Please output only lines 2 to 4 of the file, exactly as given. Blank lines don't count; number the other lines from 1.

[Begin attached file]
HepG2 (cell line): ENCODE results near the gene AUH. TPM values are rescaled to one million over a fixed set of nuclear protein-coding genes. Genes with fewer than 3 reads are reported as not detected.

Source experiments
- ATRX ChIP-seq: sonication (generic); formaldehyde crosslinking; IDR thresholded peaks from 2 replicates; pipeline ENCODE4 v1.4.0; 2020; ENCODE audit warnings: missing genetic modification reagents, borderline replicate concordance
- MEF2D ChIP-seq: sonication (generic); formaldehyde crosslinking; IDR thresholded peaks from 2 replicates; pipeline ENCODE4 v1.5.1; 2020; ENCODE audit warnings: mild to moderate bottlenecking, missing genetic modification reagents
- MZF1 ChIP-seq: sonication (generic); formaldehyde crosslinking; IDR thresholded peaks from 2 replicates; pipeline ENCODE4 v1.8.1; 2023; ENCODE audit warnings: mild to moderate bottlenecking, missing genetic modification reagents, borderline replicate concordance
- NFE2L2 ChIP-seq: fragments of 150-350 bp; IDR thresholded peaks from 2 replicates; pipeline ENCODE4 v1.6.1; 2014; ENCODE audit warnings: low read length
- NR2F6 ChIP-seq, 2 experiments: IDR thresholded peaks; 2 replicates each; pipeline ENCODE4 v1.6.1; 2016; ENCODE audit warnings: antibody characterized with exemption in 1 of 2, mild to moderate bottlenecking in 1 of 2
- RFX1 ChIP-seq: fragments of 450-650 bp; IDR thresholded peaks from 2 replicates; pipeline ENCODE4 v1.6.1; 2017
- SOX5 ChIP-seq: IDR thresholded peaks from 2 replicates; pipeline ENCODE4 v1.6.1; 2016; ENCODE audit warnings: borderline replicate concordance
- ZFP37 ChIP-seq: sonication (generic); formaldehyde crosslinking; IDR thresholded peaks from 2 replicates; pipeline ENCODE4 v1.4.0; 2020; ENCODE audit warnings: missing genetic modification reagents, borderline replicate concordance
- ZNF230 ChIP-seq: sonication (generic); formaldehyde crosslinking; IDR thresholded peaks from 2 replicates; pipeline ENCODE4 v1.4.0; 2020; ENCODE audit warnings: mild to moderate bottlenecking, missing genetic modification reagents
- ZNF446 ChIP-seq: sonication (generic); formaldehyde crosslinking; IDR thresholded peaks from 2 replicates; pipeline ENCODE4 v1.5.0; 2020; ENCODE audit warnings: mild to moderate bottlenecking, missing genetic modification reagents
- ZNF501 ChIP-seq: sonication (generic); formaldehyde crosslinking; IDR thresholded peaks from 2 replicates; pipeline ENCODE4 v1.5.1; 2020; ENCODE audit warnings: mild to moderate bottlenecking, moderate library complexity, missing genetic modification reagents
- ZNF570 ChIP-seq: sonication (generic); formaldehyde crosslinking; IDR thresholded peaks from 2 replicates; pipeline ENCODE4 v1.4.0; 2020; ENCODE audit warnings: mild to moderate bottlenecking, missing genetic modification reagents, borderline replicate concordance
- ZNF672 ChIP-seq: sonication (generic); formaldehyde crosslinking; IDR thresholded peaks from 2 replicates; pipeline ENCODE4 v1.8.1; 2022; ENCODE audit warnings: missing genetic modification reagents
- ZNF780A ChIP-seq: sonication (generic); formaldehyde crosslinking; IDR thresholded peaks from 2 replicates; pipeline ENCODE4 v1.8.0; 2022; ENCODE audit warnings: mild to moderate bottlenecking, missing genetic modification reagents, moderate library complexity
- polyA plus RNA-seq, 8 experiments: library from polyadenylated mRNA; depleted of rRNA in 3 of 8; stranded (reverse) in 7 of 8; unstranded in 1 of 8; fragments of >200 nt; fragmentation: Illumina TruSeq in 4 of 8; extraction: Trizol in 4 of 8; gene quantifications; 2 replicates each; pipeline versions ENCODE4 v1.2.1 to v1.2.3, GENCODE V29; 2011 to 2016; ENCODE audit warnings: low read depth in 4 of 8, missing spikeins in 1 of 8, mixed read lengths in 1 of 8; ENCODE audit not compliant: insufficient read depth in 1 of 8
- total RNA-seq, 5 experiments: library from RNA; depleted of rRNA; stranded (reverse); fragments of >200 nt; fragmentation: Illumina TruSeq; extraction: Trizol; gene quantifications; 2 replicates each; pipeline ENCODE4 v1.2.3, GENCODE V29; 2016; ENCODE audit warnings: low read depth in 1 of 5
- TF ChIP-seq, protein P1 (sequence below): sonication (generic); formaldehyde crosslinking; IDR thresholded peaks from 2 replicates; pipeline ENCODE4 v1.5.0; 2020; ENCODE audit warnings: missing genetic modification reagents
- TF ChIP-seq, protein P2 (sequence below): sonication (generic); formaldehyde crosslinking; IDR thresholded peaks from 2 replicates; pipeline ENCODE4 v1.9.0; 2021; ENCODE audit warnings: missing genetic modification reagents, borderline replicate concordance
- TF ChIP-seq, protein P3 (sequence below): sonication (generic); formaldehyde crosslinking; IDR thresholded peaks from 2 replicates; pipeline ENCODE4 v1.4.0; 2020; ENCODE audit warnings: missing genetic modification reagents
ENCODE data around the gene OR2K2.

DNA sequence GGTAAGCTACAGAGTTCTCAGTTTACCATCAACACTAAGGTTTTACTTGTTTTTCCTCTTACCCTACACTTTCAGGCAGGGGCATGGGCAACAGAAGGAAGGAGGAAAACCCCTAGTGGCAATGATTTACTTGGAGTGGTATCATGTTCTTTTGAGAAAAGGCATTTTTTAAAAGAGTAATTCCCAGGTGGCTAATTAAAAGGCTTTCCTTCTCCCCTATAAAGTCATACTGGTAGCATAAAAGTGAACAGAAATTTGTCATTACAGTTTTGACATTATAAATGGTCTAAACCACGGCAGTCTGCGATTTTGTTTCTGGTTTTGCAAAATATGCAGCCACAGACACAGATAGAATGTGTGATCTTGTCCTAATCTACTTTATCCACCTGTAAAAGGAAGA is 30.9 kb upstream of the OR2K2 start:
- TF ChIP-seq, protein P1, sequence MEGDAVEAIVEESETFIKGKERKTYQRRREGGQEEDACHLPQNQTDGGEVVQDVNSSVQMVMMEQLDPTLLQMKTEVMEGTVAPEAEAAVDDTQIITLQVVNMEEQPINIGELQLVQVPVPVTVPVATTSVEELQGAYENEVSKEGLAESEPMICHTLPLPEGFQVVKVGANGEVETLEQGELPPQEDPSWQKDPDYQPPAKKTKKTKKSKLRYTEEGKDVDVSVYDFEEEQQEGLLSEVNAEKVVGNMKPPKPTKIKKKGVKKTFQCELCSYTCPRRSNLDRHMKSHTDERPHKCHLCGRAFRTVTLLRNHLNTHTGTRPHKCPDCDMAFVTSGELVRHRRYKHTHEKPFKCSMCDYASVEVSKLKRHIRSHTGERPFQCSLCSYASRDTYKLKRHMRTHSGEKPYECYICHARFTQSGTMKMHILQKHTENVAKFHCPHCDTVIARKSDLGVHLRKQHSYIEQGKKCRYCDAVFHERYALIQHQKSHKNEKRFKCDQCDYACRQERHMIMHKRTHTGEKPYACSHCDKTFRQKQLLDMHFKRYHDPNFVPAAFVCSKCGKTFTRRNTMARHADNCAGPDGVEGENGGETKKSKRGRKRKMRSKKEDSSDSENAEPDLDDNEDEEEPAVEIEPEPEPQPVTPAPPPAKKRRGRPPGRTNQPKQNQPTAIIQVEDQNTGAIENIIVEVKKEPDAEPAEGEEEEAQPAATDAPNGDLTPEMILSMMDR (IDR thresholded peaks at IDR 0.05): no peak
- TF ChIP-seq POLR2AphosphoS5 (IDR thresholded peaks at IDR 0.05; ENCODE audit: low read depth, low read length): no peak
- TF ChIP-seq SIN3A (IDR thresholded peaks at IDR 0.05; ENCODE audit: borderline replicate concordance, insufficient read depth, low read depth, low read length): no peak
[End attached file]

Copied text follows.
Source experiments
- ATRX ChIP-seq: sonication (generic); formaldehyde crosslinking; IDR thresholded peaks from 2 replicates; pipeline ENCODE4 v1.4.0; 2020; ENCODE audit warnings: missing genetic modification reagents, borderline replicate concordance
- MEF2D ChIP-seq: sonication (generic); formaldehyde crosslinking; IDR thresholded peaks from 2 replicates; pipeline ENCODE4 v1.5.1; 2020; ENCODE audit warnings: mild to moderate bottlenecking, missing genetic modification reagents